The price of the world’s two main crude oil benchmarks on Wednesday diverged by the widest amount since the depths of the financial crisis after a relentless rise in crude inventories at a US pipeline hub.
Brent, the European oil benchmark, traded at $5.90 a barrel more than US-based WTI at one point, a spread last seen in February 2009. Brent crude normally trades at a discount to WTI.
The blend of crudes from the North Sea made rare gains on its US counterpart a month ago as inventories at the WTI delivery point of Cushing, Oklahoma, began to grow sharply.
The US Department of Energy on Wednesday reported that Cushing inventories had risen for an eighth straight week to 37m barrels, an all-time high, damping spot prices as traders contemplated the reaching of storage limits there.
The International Energy Agency put Cushing’s operable capacity at about 41m-42m barrels, citing market sources.
The energy watchdog for western countries said that oil storage levels at Cushing along with fresh flows of Canadian crude into the central US “pressured prompt WTI prices”.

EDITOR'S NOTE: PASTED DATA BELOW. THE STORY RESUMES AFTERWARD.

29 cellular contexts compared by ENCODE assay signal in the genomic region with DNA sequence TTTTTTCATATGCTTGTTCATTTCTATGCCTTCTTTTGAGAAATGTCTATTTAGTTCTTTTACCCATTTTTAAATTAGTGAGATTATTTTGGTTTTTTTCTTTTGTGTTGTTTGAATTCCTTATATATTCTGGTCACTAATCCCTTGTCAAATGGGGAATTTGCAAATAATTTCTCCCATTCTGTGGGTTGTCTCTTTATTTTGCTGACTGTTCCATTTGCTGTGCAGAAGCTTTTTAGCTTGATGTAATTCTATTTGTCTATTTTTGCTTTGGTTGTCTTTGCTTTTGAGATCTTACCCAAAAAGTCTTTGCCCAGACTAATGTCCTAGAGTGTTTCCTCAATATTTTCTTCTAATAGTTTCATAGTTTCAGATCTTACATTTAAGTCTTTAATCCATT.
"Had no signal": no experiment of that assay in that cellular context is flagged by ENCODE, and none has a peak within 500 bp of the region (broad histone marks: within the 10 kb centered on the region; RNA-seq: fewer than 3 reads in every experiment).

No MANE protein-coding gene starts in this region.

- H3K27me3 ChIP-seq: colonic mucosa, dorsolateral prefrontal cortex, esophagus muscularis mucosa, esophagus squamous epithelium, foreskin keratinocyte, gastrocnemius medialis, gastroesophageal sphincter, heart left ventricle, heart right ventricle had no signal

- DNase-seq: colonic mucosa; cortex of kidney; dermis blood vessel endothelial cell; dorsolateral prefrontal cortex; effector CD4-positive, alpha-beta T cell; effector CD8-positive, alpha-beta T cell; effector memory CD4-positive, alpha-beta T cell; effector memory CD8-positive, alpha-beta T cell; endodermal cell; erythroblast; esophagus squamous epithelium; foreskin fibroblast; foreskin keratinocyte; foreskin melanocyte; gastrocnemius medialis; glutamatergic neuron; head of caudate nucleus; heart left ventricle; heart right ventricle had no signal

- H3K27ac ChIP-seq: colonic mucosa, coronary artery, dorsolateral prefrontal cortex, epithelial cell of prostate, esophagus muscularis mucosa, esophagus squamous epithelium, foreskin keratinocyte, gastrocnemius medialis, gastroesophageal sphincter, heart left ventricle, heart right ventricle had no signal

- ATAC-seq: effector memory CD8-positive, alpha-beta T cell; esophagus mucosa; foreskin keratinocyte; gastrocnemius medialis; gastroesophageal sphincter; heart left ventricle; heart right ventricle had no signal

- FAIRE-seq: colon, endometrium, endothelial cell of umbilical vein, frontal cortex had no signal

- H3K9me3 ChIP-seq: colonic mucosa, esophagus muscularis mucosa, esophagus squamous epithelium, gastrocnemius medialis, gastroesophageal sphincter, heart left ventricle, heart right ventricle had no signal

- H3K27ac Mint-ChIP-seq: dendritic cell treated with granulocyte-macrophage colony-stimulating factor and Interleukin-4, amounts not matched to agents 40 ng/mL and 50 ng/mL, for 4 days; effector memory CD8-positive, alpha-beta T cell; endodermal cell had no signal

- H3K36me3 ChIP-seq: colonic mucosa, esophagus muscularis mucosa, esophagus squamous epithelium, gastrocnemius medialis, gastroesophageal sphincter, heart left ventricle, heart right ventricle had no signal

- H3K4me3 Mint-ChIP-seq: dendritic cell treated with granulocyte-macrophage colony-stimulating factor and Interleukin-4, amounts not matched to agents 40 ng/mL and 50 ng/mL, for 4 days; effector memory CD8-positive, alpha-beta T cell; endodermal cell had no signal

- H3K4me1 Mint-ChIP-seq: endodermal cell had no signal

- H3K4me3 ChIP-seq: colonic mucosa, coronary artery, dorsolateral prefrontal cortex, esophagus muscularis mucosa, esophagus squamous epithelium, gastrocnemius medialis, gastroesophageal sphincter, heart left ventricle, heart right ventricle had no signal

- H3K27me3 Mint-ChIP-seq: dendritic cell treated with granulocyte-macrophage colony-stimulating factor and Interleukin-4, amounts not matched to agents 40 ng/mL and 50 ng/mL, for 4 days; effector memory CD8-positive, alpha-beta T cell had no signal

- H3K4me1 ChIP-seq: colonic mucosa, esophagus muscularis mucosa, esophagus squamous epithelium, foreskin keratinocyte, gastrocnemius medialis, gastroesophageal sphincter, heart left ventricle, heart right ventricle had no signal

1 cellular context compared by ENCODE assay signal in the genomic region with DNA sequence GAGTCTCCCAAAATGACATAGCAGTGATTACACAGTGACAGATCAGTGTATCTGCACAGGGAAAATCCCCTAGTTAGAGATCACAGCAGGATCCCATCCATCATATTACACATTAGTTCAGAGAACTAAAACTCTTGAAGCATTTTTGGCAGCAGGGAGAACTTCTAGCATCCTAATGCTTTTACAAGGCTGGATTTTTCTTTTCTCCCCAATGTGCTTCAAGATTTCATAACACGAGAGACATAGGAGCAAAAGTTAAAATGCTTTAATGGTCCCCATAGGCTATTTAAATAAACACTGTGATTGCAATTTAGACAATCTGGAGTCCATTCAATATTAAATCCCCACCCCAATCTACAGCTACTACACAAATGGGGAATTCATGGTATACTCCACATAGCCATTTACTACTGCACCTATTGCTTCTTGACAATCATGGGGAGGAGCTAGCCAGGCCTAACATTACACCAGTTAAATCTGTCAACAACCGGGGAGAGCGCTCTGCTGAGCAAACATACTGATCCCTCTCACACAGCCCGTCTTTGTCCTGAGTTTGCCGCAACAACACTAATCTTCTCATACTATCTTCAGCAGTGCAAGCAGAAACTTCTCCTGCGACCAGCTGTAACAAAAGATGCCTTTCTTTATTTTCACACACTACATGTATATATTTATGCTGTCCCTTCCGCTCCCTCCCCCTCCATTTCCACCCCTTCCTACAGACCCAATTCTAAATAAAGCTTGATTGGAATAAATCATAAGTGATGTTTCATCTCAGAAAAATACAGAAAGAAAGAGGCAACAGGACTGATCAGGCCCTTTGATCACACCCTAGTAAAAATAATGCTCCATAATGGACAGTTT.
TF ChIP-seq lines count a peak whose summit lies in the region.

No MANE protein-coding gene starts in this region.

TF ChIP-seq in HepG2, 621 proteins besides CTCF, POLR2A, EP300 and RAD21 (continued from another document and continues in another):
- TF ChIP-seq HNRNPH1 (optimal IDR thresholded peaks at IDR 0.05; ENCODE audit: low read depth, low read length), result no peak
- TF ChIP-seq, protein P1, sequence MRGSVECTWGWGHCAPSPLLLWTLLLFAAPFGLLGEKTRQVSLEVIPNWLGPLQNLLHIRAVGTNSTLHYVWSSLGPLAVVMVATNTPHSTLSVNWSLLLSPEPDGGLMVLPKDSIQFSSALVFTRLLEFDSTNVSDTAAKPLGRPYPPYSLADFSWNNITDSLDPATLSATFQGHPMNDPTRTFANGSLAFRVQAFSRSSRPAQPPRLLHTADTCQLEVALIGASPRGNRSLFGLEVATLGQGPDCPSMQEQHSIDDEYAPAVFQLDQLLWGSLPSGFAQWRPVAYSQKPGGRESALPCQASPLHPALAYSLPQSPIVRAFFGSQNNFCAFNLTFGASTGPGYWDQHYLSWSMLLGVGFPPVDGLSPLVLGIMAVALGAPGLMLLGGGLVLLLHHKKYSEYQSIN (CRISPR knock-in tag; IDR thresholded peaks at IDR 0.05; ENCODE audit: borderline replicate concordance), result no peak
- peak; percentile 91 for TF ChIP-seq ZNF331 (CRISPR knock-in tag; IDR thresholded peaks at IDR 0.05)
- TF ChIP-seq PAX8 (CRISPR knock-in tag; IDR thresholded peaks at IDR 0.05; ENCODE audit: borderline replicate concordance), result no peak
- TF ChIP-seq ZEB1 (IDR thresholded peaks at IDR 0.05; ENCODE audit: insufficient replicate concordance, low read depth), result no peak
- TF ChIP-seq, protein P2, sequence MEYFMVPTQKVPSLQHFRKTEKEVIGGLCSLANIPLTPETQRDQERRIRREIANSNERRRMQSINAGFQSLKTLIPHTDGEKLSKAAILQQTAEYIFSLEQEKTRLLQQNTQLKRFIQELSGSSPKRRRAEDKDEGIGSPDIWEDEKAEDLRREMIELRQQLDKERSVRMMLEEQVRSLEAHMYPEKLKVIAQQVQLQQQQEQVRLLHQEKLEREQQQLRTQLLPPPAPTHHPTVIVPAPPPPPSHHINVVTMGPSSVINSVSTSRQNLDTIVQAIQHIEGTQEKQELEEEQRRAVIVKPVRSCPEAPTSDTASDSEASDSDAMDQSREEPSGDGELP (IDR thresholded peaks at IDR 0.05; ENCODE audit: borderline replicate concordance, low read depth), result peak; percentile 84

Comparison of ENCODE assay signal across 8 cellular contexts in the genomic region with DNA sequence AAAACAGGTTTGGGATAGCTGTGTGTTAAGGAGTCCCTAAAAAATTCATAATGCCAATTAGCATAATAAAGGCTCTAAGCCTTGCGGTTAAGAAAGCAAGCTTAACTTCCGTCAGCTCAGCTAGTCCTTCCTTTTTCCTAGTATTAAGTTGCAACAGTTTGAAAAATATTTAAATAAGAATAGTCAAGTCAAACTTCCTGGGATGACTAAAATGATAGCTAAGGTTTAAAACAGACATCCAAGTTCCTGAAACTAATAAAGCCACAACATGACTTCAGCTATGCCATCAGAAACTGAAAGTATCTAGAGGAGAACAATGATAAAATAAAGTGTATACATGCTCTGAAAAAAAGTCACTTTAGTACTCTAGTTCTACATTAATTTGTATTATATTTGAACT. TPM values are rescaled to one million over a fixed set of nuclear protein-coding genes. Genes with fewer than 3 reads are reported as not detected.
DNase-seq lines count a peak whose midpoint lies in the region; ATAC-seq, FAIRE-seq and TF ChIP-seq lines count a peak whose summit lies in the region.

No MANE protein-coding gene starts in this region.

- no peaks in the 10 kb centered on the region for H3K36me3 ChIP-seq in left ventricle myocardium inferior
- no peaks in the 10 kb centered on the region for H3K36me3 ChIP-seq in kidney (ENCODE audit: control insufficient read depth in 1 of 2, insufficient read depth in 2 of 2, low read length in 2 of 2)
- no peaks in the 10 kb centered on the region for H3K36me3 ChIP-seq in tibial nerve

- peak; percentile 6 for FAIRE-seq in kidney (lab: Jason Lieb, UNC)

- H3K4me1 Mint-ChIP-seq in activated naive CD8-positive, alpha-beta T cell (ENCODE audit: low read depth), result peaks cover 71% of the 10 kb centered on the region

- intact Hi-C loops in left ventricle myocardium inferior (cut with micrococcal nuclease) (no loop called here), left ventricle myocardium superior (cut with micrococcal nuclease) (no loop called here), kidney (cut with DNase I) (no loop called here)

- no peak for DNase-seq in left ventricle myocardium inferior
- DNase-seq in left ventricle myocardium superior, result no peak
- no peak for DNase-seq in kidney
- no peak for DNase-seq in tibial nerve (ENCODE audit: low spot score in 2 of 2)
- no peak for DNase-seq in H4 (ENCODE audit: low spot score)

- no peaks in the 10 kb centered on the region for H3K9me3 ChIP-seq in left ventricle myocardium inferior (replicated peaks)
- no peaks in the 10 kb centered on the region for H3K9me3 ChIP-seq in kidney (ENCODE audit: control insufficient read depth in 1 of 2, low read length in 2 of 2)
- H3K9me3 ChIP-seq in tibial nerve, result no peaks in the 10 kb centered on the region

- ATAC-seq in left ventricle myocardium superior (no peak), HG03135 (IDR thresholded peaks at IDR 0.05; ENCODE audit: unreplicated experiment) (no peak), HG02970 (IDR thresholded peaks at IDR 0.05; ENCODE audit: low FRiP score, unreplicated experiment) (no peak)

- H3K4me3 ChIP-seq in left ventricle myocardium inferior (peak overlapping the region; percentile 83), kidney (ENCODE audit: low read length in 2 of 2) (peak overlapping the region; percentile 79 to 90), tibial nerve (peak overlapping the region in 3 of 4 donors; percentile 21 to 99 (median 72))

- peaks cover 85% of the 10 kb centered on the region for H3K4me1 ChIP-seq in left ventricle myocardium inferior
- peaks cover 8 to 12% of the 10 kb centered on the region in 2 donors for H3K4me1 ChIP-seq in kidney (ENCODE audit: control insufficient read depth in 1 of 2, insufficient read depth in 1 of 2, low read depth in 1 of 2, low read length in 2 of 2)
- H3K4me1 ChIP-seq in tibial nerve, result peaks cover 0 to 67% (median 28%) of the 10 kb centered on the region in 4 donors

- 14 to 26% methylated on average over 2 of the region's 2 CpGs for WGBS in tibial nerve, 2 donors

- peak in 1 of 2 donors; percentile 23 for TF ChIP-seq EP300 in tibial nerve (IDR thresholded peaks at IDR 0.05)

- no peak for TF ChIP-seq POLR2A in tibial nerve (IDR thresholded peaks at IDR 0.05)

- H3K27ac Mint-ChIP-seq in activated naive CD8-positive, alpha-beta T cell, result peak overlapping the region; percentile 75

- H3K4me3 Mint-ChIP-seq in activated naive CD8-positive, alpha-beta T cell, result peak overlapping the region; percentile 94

The temporary shutdown of a North Sea oil field called Buzzard has, meanwhile, kept Brent prices relatively steady, the IEA said.
WTI has also traded at an extreme discount to Light Louisiana Sweet, a US crude grade of a similar quality that is less subject to Cushing storage issues.
It was precisely because of erratic price movements in WTI that Saudi Arabia decided in October to drop the US benchmark as a reference for its sales in the US for the first time since 1994. It replaced it with a basket of crudes produced in the US Gulf of Mexico.
The increase in Cushing stocks pushed Nymex June WTI down by 72 cents to settle at $75.65 a barrel while ICE June Brent rose 71 cents to $81.20 a barrel.
Nymex June WTI futures were hit the hardest, pushing them more than $4 below the July contract, the widest discount since February 2009.
For investors who buy and hold commodity indexes such as the oil-heavy S&P GSCI, this discount is costly.
While many investment managers have devised strategies to work around this so-called roll-cost, “with a curve this steep, you can only minimise it, you cannot eradicate it. It clearly is a drag on returns while this persists”, said Sean Corrigan, at Diapason Commodities Management in Switzerland.
The steepness of the futures curve is, meanwhile, a windfall for operators of storage at Cushing as they can buy US oil at relatively low prices and lock in gains by selling futures. June 2011 WTI was on Wednesday at $87.70.
Elsewhere in the commodities markets, gold and silver prices soared on strong investor demand.
The rally has been supported by a rush of demand for coins and small bars from European investors, particularly in Germany, where there are fears of inflation in the wake of the €750bn eurozone bail-out agreed on Sunday night.
Spot gold hit an all-time high of $1,244.70 a troy ounce, up 1 per cent on the day. Silver rose 1.8 per cent to $19.61 an ounce, its highest level since March 2008.